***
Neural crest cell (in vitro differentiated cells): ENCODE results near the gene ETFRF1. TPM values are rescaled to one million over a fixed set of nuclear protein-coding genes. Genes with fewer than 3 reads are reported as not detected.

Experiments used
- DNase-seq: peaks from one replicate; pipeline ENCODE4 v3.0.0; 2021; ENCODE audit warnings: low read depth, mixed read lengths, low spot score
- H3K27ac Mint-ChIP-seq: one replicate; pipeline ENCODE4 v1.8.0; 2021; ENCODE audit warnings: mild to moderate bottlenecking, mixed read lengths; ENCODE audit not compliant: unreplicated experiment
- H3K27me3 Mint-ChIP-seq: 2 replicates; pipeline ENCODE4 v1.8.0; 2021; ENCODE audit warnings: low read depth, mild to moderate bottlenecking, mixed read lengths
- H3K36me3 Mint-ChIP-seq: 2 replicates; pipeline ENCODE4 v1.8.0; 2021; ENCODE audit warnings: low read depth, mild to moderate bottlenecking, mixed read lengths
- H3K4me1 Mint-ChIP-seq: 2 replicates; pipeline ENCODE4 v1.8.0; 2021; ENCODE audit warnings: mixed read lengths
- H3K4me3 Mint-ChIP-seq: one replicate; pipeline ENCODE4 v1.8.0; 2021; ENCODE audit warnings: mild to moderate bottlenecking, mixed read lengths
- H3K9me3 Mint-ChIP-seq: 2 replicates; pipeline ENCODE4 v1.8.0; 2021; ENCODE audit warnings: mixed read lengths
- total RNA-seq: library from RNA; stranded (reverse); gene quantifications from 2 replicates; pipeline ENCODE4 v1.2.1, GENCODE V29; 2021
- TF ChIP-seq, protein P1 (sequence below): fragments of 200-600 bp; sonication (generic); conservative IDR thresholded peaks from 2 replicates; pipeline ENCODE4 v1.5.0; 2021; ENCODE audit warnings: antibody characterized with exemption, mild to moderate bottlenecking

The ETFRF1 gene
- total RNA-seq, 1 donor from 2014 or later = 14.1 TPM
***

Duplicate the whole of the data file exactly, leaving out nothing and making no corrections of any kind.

Neural crest cell (in vitro differentiated cells): ENCODE results near the gene ETFRF1. TPM values are rescaled to one million over a fixed set of nuclear protein-coding genes. Genes with fewer than 3 reads are reported as not detected.

Experiments used
- DNase-seq: peaks from one replicate; pipeline ENCODE4 v3.0.0; 2021; ENCODE audit warnings: low read depth, mixed read lengths, low spot score
- H3K27ac Mint-ChIP-seq: one replicate; pipeline ENCODE4 v1.8.0; 2021; ENCODE audit warnings: mild to moderate bottlenecking, mixed read lengths; ENCODE audit not compliant: unreplicated experiment
- H3K27me3 Mint-ChIP-seq: 2 replicates; pipeline ENCODE4 v1.8.0; 2021; ENCODE audit warnings: low read depth, mild to moderate bottlenecking, mixed read lengths
- H3K36me3 Mint-ChIP-seq: 2 replicates; pipeline ENCODE4 v1.8.0; 2021; ENCODE audit warnings: low read depth, mild to moderate bottlenecking, mixed read lengths
- H3K4me1 Mint-ChIP-seq: 2 replicates; pipeline ENCODE4 v1.8.0; 2021; ENCODE audit warnings: mixed read lengths
- H3K4me3 Mint-ChIP-seq: one replicate; pipeline ENCODE4 v1.8.0; 2021; ENCODE audit warnings: mild to moderate bottlenecking, mixed read lengths
- H3K9me3 Mint-ChIP-seq: 2 replicates; pipeline ENCODE4 v1.8.0; 2021; ENCODE audit warnings: mixed read lengths
- total RNA-seq: library from RNA; stranded (reverse); gene quantifications from 2 replicates; pipeline ENCODE4 v1.2.1, GENCODE V29; 2021
- TF ChIP-seq, protein P1 (sequence below): fragments of 200-600 bp; sonication (generic); conservative IDR thresholded peaks from 2 replicates; pipeline ENCODE4 v1.5.0; 2021; ENCODE audit warnings: antibody characterized with exemption, mild to moderate bottlenecking

The ETFRF1 gene
- total RNA-seq, 1 donor from 2014 or later = 14.1 TPM